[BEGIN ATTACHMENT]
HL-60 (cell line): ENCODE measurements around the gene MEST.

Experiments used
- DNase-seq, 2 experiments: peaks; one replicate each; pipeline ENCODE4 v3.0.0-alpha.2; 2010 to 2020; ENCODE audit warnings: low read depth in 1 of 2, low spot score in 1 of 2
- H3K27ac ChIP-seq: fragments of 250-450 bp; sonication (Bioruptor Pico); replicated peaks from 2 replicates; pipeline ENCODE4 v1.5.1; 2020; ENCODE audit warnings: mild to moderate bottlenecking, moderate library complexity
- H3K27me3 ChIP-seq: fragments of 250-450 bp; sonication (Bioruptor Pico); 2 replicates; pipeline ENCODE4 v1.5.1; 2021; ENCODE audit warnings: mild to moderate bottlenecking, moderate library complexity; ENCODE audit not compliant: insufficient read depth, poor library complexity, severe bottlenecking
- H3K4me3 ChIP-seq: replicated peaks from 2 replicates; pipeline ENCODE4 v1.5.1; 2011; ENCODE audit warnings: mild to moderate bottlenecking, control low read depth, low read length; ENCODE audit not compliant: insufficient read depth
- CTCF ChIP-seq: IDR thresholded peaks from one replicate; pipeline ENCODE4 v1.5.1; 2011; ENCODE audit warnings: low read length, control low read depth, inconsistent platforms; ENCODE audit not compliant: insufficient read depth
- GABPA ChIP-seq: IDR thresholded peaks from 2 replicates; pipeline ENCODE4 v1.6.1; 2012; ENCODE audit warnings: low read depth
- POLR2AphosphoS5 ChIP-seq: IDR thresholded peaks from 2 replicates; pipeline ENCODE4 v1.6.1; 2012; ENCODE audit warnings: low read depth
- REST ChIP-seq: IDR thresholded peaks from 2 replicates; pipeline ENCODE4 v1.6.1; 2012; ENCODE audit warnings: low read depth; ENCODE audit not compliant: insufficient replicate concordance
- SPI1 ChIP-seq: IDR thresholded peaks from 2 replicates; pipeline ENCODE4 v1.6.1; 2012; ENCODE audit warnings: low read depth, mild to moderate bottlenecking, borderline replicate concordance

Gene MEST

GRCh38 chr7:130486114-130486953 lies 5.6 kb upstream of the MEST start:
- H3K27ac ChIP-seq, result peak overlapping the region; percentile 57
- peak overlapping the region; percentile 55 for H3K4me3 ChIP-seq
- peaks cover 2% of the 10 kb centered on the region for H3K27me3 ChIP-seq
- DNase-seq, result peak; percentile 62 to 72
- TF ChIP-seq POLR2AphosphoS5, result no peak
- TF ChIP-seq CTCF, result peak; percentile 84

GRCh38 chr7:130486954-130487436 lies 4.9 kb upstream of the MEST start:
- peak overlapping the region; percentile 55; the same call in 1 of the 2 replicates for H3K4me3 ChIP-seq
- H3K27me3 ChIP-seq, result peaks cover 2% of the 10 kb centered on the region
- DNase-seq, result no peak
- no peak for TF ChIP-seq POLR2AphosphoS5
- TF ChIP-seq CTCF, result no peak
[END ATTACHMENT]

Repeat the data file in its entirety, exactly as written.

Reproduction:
HL-60 (cell line): ENCODE measurements around the gene MEST.

Experiments used
- DNase-seq, 2 experiments: peaks; one replicate each; pipeline ENCODE4 v3.0.0-alpha.2; 2010 to 2020; ENCODE audit warnings: low read depth in 1 of 2, low spot score in 1 of 2
- H3K27ac ChIP-seq: fragments of 250-450 bp; sonication (Bioruptor Pico); replicated peaks from 2 replicates; pipeline ENCODE4 v1.5.1; 2020; ENCODE audit warnings: mild to moderate bottlenecking, moderate library complexity
- H3K27me3 ChIP-seq: fragments of 250-450 bp; sonication (Bioruptor Pico); 2 replicates; pipeline ENCODE4 v1.5.1; 2021; ENCODE audit warnings: mild to moderate bottlenecking, moderate library complexity; ENCODE audit not compliant: insufficient read depth, poor library complexity, severe bottlenecking
- H3K4me3 ChIP-seq: replicated peaks from 2 replicates; pipeline ENCODE4 v1.5.1; 2011; ENCODE audit warnings: mild to moderate bottlenecking, control low read depth, low read length; ENCODE audit not compliant: insufficient read depth
- CTCF ChIP-seq: IDR thresholded peaks from one replicate; pipeline ENCODE4 v1.5.1; 2011; ENCODE audit warnings: low read length, control low read depth, inconsistent platforms; ENCODE audit not compliant: insufficient read depth
- GABPA ChIP-seq: IDR thresholded peaks from 2 replicates; pipeline ENCODE4 v1.6.1; 2012; ENCODE audit warnings: low read depth
- POLR2AphosphoS5 ChIP-seq: IDR thresholded peaks from 2 replicates; pipeline ENCODE4 v1.6.1; 2012; ENCODE audit warnings: low read depth
- REST ChIP-seq: IDR thresholded peaks from 2 replicates; pipeline ENCODE4 v1.6.1; 2012; ENCODE audit warnings: low read depth; ENCODE audit not compliant: insufficient replicate concordance
- SPI1 ChIP-seq: IDR thresholded peaks from 2 replicates; pipeline ENCODE4 v1.6.1; 2012; ENCODE audit warnings: low read depth, mild to moderate bottlenecking, borderline replicate concordance

Gene MEST

GRCh38 chr7:130486114-130486953 lies 5.6 kb upstream of the MEST start:
- H3K27ac ChIP-seq, result peak overlapping the region; percentile 57
- peak overlapping the region; percentile 55 for H3K4me3 ChIP-seq
- peaks cover 2% of the 10 kb centered on the region for H3K27me3 ChIP-seq
- DNase-seq, result peak; percentile 62 to 72
- TF ChIP-seq POLR2AphosphoS5, result no peak
- TF ChIP-seq CTCF, result peak; percentile 84

GRCh38 chr7:130486954-130487436 lies 4.9 kb upstream of the MEST start:
- peak overlapping the region; percentile 55; the same call in 1 of the 2 replicates for H3K4me3 ChIP-seq
- H3K27me3 ChIP-seq, result peaks cover 2% of the 10 kb centered on the region
- DNase-seq, result no peak
- no peak for TF ChIP-seq POLR2AphosphoS5
- TF ChIP-seq CTCF, result no peak